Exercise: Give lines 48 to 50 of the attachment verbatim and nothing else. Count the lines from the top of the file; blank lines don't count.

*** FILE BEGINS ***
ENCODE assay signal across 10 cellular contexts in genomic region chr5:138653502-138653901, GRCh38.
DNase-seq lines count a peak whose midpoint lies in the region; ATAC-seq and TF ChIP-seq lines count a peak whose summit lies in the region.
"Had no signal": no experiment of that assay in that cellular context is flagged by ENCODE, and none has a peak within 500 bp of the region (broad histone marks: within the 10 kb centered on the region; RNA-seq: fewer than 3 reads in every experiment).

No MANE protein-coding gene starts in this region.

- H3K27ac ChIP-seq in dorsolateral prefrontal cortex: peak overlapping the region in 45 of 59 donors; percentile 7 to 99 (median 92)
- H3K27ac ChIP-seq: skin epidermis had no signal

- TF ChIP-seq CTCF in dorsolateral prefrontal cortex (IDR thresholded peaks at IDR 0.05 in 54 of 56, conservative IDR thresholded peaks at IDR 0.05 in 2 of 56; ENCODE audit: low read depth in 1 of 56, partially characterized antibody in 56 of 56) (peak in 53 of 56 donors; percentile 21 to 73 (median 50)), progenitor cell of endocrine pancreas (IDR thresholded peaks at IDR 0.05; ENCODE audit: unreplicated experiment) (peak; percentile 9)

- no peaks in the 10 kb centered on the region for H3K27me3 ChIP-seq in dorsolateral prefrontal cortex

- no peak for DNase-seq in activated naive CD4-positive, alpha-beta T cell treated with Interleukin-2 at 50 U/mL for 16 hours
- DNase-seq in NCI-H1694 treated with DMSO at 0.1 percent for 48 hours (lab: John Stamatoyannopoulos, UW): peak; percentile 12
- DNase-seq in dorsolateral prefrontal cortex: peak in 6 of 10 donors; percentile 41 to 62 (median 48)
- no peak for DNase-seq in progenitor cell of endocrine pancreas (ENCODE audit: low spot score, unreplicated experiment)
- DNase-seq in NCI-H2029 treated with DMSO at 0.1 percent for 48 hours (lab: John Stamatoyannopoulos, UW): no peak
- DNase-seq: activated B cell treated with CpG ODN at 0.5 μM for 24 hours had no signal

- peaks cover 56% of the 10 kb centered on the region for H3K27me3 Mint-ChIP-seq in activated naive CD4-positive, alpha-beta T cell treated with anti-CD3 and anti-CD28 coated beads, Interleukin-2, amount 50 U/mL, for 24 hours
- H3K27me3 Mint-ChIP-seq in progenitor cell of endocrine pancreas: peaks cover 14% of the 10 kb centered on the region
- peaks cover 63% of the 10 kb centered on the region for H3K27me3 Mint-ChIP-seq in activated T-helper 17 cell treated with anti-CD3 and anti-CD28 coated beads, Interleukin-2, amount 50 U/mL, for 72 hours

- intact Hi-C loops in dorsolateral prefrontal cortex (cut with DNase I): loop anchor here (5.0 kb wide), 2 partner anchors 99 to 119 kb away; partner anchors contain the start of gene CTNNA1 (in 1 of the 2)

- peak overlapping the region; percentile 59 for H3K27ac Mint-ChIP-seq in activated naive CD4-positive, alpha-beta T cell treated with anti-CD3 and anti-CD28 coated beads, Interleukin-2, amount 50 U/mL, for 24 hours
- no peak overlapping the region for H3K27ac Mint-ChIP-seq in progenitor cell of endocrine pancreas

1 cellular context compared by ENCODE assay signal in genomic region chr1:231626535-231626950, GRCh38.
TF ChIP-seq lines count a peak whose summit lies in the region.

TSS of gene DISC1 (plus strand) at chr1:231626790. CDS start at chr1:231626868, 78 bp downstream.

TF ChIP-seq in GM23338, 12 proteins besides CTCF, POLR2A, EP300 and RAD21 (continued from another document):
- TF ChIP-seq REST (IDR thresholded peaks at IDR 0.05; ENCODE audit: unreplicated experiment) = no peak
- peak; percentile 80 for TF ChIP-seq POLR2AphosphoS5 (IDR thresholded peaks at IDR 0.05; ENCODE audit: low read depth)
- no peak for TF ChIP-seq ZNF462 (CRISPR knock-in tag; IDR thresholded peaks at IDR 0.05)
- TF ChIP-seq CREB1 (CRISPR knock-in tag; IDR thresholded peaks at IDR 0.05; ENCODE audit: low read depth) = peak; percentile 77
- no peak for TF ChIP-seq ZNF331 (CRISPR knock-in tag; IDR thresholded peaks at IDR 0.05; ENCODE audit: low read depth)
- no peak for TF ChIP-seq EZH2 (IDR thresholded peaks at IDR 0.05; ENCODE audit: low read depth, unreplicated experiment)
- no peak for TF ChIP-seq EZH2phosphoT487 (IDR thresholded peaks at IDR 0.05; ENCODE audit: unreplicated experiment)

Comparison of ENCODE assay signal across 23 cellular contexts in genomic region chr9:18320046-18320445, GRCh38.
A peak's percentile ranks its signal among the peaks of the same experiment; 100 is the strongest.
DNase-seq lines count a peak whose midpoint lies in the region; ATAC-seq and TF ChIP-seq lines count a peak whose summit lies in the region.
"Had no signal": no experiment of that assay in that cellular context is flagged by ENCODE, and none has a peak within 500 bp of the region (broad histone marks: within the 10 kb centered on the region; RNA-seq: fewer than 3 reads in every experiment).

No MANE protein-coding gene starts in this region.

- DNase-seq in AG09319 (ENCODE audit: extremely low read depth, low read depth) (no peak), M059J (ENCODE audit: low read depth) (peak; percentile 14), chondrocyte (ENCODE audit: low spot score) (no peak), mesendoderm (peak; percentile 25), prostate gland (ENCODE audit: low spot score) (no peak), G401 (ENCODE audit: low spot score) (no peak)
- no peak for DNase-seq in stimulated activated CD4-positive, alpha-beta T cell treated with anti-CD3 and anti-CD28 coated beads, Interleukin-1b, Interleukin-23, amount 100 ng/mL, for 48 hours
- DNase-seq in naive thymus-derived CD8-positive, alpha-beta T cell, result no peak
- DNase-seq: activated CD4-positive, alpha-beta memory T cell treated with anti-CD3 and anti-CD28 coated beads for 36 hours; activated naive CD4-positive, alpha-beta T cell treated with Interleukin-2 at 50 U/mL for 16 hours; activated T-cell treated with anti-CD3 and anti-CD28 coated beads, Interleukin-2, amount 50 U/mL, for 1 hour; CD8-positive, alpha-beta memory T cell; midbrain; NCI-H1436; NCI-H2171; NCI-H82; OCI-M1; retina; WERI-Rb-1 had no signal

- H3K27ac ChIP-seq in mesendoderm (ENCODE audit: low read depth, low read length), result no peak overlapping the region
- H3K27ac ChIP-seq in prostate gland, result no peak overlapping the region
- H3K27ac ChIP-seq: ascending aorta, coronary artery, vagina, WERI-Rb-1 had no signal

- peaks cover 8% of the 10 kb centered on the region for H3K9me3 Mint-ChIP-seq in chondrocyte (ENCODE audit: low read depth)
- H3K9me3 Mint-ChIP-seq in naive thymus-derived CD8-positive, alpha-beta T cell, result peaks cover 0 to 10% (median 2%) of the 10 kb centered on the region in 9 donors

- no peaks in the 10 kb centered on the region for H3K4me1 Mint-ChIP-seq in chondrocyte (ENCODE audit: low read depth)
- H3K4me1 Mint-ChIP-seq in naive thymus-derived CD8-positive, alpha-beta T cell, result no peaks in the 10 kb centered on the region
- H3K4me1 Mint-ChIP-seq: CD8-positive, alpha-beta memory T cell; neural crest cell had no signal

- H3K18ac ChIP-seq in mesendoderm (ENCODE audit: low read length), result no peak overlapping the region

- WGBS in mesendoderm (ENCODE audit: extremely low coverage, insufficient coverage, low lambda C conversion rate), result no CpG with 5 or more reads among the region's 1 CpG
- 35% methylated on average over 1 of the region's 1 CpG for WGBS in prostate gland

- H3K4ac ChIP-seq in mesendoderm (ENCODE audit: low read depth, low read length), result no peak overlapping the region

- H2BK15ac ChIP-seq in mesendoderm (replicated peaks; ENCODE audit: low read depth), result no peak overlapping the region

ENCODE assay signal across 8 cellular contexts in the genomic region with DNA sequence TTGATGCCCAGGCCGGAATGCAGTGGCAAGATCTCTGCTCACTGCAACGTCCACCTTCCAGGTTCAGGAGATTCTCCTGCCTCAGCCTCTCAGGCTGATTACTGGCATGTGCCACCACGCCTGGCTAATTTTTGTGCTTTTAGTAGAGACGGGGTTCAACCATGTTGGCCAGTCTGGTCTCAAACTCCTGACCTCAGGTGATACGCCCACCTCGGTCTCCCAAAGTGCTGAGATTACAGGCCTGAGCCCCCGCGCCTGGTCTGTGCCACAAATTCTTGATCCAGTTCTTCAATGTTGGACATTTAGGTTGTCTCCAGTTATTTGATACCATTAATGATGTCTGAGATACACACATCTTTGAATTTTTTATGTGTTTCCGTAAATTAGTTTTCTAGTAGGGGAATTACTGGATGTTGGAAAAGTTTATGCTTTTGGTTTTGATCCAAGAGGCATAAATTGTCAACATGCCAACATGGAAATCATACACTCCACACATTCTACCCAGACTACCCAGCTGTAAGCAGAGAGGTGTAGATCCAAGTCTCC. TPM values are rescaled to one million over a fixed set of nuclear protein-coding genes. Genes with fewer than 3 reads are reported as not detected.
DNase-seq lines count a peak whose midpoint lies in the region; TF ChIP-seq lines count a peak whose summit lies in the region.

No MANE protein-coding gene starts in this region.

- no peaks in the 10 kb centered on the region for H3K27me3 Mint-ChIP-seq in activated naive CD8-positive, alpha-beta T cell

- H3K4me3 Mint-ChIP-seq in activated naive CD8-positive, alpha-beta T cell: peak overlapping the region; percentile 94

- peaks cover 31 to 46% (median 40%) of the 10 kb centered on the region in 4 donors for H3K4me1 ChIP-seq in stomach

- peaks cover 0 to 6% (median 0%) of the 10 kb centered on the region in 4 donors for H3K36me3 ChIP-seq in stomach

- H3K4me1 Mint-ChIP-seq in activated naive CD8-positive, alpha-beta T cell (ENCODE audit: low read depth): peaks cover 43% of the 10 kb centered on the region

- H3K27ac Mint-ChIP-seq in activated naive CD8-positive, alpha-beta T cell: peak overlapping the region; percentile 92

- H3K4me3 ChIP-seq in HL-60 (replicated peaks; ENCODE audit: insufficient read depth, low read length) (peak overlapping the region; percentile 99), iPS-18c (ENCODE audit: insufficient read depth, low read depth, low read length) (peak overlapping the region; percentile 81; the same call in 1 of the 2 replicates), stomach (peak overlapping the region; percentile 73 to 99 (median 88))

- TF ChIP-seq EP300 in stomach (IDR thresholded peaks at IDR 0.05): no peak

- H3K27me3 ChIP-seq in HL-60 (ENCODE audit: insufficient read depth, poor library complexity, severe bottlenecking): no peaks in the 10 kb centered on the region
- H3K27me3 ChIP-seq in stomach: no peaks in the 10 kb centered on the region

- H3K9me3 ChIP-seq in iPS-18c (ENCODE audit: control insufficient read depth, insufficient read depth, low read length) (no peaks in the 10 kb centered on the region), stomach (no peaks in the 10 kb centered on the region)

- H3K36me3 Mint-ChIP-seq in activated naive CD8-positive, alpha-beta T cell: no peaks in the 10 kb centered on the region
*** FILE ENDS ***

- H3K4me1 Mint-ChIP-seq: CD8-positive, alpha-beta memory T cell; neural crest cell had no signal

- H3K18ac ChIP-seq in mesendoderm (ENCODE audit: low read length), result no peak overlapping the region

- WGBS in mesendoderm (ENCODE audit: extremely low coverage, insufficient coverage, low lambda C conversion rate), result no CpG with 5 or more reads among the region's 1 CpG